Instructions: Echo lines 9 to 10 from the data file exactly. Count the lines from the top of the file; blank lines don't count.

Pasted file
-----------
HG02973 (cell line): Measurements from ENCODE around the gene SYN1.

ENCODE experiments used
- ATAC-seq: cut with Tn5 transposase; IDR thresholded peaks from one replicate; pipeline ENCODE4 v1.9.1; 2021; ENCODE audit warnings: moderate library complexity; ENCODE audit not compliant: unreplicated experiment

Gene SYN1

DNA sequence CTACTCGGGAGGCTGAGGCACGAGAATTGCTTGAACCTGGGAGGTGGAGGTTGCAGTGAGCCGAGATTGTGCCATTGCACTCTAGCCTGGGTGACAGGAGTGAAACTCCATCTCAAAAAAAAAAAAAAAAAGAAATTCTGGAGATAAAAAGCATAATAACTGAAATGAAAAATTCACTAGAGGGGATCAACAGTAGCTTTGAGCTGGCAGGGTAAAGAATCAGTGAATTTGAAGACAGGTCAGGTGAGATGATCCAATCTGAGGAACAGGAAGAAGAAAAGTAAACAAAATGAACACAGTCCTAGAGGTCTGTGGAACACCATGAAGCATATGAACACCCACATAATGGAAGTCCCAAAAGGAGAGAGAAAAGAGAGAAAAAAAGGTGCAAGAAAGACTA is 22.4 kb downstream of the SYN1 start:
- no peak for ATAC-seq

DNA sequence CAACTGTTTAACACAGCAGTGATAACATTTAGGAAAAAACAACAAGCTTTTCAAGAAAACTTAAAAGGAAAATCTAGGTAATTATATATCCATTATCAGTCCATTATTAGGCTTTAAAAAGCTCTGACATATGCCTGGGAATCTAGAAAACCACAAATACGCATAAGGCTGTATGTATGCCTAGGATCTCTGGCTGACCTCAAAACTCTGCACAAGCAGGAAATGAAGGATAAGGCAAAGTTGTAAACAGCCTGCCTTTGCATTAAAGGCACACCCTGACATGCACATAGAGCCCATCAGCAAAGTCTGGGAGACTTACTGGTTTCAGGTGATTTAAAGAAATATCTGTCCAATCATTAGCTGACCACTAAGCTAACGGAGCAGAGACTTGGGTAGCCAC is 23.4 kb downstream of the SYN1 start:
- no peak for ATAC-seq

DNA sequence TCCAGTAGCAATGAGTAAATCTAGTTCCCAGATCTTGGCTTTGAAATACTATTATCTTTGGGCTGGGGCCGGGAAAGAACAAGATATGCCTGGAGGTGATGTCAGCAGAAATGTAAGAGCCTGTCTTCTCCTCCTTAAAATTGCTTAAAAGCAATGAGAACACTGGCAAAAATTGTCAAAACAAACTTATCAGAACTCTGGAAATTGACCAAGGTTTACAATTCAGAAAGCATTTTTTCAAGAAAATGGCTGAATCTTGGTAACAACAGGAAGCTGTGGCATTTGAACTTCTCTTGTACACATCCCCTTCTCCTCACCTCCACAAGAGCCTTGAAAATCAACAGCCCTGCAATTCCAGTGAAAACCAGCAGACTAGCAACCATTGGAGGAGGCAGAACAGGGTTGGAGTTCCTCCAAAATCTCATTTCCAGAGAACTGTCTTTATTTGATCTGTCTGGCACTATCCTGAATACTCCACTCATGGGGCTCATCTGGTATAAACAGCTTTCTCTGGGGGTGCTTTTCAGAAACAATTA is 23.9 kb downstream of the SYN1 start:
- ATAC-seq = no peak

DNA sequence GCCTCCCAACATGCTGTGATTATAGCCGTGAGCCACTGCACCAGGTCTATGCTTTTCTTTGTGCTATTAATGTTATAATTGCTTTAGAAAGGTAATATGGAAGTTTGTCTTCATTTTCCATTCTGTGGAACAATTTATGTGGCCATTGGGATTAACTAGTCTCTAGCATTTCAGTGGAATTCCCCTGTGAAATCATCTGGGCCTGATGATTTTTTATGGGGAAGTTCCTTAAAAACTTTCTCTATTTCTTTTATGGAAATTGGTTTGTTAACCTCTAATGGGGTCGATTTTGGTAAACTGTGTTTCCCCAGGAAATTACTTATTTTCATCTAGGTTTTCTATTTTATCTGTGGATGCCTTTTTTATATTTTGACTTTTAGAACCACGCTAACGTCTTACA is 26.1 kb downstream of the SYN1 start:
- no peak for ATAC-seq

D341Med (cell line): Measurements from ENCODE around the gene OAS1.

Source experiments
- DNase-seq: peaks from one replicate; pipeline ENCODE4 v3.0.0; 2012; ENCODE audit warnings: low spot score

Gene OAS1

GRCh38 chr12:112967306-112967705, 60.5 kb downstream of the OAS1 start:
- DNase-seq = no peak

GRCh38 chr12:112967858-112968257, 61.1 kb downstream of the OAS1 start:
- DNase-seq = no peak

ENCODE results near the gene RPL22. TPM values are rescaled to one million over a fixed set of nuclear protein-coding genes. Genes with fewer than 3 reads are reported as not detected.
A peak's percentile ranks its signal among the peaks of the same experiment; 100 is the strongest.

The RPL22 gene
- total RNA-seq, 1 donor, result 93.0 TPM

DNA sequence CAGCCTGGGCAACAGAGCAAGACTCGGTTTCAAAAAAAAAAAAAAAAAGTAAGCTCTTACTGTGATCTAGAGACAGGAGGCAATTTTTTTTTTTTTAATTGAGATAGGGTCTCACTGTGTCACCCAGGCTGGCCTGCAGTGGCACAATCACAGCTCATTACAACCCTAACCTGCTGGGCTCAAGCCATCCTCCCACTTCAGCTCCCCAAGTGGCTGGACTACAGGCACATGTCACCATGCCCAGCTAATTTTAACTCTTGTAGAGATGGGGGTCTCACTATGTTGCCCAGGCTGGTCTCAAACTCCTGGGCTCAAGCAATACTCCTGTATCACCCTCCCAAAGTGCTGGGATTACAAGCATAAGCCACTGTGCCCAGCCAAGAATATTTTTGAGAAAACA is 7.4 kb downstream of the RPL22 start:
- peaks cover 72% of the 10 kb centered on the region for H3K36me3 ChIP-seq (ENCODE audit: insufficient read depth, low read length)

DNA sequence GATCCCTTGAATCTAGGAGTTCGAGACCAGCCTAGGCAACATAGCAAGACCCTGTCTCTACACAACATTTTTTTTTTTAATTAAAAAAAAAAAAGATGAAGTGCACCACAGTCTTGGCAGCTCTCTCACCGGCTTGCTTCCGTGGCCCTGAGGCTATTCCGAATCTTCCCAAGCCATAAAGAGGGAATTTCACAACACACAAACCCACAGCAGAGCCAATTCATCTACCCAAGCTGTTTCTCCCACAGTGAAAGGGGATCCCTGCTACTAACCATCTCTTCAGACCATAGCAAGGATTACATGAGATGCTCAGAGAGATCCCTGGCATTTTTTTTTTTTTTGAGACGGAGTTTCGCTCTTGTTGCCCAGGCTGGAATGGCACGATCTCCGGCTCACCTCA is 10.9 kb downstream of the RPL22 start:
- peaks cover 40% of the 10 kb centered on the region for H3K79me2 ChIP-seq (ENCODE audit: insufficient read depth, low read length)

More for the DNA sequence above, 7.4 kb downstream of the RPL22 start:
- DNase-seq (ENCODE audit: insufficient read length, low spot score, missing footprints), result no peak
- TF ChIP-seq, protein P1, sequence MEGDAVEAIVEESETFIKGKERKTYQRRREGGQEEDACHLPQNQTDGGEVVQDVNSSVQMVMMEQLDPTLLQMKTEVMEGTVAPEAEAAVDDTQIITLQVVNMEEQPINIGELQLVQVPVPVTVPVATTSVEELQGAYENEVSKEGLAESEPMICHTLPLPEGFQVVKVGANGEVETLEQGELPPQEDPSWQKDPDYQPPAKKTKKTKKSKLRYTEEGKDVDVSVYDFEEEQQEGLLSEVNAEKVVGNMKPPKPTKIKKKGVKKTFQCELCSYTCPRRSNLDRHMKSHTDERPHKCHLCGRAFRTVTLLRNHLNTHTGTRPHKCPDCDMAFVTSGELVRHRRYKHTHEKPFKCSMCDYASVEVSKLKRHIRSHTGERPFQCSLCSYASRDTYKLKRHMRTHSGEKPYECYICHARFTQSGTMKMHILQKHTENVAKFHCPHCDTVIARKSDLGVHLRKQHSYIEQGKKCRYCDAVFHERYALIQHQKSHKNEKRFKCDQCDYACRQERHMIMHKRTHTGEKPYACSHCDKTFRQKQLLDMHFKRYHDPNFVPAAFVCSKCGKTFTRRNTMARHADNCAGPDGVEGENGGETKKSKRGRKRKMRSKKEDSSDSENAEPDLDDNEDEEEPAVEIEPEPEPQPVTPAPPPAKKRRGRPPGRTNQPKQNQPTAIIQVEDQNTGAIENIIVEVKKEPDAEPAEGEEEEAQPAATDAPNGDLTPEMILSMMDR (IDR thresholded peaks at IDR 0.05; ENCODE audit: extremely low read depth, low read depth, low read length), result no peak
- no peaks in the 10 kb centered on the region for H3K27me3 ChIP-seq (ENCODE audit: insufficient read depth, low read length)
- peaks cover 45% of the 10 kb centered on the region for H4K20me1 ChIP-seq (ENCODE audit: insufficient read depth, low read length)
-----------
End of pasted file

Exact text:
DNA sequence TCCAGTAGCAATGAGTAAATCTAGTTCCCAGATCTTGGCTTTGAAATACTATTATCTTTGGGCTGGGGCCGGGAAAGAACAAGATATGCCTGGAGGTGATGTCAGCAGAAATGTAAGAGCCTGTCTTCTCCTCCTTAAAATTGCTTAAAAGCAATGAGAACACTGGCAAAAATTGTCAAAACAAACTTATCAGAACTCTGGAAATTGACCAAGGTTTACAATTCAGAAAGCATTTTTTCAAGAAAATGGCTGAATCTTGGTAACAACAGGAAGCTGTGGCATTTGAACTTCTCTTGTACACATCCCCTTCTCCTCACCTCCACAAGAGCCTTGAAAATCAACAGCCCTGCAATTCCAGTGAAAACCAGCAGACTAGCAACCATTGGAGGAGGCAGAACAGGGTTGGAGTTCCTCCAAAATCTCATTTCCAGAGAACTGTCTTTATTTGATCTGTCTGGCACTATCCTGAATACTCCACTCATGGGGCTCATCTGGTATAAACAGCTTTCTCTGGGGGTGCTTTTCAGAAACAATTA is 23.9 kb downstream of the SYN1 start:
- ATAC-seq = no peak